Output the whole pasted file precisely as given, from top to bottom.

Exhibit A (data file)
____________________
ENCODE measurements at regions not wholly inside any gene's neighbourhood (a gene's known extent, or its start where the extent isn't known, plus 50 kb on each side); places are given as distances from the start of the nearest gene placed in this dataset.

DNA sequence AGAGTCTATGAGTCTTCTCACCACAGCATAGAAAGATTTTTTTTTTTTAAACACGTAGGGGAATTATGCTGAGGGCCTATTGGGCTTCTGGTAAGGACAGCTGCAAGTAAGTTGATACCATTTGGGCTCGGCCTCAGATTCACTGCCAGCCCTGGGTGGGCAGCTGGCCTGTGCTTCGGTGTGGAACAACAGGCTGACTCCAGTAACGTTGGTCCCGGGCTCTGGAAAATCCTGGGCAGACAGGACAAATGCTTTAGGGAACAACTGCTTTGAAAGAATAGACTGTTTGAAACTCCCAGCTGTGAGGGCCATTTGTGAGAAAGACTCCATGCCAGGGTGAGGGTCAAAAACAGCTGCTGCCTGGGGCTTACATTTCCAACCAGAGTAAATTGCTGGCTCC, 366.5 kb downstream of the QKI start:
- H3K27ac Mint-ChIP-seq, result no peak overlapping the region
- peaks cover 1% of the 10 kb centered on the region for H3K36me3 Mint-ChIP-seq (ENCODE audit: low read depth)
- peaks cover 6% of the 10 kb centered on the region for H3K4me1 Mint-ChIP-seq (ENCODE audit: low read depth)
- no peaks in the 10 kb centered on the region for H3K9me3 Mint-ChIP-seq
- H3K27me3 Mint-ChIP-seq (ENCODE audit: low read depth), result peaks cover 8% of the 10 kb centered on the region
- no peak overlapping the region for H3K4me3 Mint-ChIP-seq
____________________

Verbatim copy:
ENCODE measurements at regions not wholly inside any gene's neighbourhood (a gene's known extent, or its start where the extent isn't known, plus 50 kb on each side); places are given as distances from the start of the nearest gene placed in this dataset.

DNA sequence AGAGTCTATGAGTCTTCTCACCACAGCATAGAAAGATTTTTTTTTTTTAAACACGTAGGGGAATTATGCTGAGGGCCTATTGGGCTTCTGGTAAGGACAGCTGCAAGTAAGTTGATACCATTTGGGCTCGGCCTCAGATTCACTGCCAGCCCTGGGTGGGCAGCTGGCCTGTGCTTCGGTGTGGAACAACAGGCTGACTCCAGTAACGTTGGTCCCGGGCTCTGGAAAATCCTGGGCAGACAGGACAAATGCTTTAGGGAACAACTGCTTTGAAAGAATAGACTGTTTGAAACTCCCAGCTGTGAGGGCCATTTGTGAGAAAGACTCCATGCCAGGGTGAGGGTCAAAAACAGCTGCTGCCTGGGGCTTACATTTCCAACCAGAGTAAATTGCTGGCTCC, 366.5 kb downstream of the QKI start:
- H3K27ac Mint-ChIP-seq, result no peak overlapping the region
- peaks cover 1% of the 10 kb centered on the region for H3K36me3 Mint-ChIP-seq (ENCODE audit: low read depth)
- peaks cover 6% of the 10 kb centered on the region for H3K4me1 Mint-ChIP-seq (ENCODE audit: low read depth)
- no peaks in the 10 kb centered on the region for H3K9me3 Mint-ChIP-seq
- H3K27me3 Mint-ChIP-seq (ENCODE audit: low read depth), result peaks cover 8% of the 10 kb centered on the region
- no peak overlapping the region for H3K4me3 Mint-ChIP-seq